Joe D. Investor buys $100,000 of the Vanguard FTSE Emerging Markets (VWO). VWO is the “primary” emerging market ETF at both Wealthfront and Betterment. Poor Joe’s investment loses$10,000 in the first year, so Joe sells VWO and buys the iShares Core MSCI Emerging Markets (IEMG), Wealthfront and Betterment’s “secondary” emerging market ETF.
Joe can now claim the $10,000 as a long-term capital loss. If Joe has $10,000 of realized long-term capital gains to offset, then he just saved himself $2,000 in taxes, assuming a 20 percent capital gains tax rate. As I mentioned earlier, the savings will be greater once you factor in state capital gains taxes.
Joe is on the ball, so he actually invests the $2,000 savings. To keep things simple, we’ll say he doubles down and buys more IEMG.
Then Joe gets lucky; IEMG rebounds. His initial investment is once again worth $100,000, and the $2,000 harvest is now worth $2,222.22. Joe sells the whole thing.
Now Joe owes taxes on his capital gains. He gained $10,000 on his first tranche of IEMG, and $222.22 on the second. At the same 20 percent tax rate, he now owes $2,044.44 in capital gains taxes (assuming at least a 12-month holding period). He withdraws the doubled-down $2,000, and takes the $44.44 out of his $222.22 gains, netting a total of $177.78, assuming no trading costs along the way.
So, over a two-year period when Joe’s emerging market investments went nowhere, Joe used tax-loss harvesting to earn 0.18 percent, before trading costs. That’s 0.09 percent per year.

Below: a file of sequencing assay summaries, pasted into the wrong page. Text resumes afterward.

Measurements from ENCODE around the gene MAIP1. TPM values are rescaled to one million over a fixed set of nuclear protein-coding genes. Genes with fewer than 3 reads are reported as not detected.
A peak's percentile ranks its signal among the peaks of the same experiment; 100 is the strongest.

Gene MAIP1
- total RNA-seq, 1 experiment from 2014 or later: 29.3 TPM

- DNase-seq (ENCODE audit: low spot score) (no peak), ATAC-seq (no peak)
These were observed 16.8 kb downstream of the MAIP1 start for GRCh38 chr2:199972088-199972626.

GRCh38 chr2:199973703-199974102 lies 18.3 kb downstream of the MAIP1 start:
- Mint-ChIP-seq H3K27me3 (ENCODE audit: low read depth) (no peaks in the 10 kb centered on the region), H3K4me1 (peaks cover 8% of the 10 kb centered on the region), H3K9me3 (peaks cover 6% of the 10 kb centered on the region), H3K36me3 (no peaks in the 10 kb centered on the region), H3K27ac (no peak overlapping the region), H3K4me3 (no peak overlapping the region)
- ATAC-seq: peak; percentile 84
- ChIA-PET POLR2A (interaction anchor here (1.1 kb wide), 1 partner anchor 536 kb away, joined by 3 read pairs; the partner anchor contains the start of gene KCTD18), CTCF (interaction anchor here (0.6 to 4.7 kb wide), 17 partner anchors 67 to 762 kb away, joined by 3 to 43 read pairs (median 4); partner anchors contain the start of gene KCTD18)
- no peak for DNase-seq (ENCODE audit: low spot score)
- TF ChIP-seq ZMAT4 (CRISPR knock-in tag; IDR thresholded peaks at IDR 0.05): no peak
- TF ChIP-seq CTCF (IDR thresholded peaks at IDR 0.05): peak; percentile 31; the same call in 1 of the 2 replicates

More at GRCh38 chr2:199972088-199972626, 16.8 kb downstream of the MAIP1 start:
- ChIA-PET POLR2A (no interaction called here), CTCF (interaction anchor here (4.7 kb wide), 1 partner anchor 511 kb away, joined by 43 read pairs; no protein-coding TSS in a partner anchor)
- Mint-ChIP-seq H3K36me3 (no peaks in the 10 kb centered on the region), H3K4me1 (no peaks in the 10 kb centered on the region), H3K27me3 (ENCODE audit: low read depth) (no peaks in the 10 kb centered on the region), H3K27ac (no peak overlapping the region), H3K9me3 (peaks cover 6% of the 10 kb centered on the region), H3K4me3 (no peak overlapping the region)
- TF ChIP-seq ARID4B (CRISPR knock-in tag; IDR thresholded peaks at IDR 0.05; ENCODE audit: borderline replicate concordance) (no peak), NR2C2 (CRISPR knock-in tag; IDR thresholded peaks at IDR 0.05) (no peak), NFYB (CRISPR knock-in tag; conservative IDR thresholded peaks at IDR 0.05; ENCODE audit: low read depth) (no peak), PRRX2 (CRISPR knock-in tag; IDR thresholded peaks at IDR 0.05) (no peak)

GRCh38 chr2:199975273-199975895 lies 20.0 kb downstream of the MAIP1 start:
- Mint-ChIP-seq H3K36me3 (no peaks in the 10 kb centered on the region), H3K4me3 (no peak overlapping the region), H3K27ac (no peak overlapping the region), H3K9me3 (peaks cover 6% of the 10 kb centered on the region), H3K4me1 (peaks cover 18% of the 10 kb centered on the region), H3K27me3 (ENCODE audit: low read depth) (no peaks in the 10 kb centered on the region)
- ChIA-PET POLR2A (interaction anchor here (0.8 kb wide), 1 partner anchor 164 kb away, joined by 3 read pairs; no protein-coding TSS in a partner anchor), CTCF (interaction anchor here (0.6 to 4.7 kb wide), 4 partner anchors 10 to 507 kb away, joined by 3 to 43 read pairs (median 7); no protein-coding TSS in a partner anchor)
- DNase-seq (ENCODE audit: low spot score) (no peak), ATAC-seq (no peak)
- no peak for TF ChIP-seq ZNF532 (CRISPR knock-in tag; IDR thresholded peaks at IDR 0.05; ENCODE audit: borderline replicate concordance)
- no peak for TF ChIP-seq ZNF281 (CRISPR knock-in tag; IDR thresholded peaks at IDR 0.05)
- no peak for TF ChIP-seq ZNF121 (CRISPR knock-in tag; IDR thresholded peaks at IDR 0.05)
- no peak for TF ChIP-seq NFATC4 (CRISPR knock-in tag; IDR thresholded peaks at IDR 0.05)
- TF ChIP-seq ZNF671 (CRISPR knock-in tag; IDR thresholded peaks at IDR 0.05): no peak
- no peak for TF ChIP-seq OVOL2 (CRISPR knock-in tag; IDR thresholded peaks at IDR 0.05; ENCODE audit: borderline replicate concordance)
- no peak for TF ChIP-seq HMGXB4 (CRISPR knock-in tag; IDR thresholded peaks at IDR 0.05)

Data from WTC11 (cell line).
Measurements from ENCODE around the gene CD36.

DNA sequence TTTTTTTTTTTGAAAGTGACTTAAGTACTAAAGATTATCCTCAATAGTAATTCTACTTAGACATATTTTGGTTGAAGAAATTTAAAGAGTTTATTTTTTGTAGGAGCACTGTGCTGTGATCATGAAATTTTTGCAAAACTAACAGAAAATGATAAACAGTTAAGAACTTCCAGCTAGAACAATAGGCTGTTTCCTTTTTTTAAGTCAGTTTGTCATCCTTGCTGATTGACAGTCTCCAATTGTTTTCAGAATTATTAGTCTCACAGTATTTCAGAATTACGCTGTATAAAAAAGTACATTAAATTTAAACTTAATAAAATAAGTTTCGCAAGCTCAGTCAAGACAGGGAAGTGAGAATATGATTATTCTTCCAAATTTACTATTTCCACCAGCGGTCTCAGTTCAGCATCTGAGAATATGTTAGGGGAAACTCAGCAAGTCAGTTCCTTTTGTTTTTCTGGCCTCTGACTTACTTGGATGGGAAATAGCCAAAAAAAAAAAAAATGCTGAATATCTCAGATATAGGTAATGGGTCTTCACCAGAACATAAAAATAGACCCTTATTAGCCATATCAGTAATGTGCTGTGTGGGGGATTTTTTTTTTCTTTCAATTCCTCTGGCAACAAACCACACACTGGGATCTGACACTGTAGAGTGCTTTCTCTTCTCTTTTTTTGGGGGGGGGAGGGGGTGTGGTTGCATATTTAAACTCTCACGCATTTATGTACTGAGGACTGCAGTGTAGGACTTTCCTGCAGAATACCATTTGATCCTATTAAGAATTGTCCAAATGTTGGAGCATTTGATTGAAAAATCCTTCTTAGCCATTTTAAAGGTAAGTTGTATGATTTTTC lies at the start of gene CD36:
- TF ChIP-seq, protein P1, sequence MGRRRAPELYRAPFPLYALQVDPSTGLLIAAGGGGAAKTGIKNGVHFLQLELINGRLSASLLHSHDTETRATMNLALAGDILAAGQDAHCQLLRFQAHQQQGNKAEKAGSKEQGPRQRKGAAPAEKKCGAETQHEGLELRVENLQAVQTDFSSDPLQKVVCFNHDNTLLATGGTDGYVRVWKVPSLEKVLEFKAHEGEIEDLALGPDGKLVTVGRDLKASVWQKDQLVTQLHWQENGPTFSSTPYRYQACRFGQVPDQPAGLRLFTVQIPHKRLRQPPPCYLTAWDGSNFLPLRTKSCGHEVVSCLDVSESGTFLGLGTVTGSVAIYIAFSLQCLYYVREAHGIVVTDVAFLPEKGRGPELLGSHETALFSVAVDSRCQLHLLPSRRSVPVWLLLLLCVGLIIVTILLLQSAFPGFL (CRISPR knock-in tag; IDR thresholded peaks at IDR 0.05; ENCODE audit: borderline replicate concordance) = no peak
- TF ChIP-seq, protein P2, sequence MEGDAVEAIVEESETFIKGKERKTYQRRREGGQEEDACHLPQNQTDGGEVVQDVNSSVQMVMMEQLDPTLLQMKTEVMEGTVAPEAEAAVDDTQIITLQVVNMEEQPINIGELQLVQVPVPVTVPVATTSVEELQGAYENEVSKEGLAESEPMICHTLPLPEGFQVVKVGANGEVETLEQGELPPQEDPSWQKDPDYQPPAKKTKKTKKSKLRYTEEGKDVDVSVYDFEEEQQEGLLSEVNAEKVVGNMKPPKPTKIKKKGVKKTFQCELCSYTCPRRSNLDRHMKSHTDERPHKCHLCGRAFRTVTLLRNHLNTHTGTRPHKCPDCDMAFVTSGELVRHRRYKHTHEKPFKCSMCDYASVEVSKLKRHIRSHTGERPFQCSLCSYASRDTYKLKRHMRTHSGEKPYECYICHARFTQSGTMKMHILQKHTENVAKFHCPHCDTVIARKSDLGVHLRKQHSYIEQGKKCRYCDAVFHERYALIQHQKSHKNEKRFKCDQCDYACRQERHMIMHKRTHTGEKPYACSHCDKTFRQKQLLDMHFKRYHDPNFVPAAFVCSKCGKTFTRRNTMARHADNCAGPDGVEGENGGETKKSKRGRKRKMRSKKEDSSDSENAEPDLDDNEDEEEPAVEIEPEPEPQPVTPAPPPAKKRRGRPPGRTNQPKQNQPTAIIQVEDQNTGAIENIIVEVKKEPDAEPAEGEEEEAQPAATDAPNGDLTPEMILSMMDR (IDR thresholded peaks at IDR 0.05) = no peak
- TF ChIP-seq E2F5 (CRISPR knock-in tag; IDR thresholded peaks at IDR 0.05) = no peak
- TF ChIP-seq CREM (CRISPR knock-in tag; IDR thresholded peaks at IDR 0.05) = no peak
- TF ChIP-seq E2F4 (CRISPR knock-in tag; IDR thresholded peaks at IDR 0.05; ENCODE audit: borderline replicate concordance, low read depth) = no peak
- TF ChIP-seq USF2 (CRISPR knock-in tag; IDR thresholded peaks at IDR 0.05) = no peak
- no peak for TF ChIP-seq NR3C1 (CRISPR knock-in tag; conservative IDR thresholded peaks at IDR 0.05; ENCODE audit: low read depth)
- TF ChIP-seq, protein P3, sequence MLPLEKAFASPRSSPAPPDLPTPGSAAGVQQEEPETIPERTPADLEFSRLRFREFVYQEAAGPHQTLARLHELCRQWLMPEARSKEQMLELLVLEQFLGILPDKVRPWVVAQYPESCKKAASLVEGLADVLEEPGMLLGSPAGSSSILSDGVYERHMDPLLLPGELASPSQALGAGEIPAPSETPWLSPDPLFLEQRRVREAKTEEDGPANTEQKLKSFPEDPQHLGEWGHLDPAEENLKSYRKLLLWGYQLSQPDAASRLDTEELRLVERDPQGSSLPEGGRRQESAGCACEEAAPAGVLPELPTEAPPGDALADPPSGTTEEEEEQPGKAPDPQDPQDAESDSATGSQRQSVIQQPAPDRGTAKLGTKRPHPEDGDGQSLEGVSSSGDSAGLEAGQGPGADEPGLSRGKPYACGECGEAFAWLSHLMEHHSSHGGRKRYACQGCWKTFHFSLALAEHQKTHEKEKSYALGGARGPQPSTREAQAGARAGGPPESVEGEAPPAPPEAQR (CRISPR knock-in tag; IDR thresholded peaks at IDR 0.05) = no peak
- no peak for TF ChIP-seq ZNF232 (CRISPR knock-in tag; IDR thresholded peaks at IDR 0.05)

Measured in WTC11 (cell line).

But is that 0.09 percent pure profit?
VWO and IEMG track different indexes. The difference is South Korea and small-caps—IEMG includes them, while VWO does not. From Jan. 2, 2008 through Aug. 7, 2014, this has led to a median rolling one-year index returns differential of 0.78 percent. Sometimes VWO outperformed; other times IEMG prevailed.
But one thing is for certain: They’re not the same. The trade most likely will not run afoul of the Internal Revenue Service’s “substantially identical” rule, but will come with opportunity cost. In fact, for 95 percent of the rolling one-year periods measured, the performance gap between the two indices was larger than our hypothetical 0.09 percent tax-loss harvest return.
Joe D. Investor’s story stared with a randomly unlucky trade. Did you notice other sources of randomness? Plenty of situations could have changed Joe’s overall returns, making them more—or less.
The biggest variable is probably tax rates—both state and federal. The higher your tax rates at the time of the harvest, the larger your tax savings. The opposite holds at the time of liquidation, when you face your lowered cost basis. Joe’s liquidation rates could be high, if, for example, he’s in his peak earnings years, needs to use taxable savings to send his kids to college, and also happens to be in a tax-the-rich political climate. On the other hand, if Joe were a retiree with no income and a mortgage, he’d beat the taxman.
Betterment’s and Wealthfront’s tax-loss harvesting white papers point out that Joe can get out of the liquidation tax by dying or giving his investments to charity. Congratulations?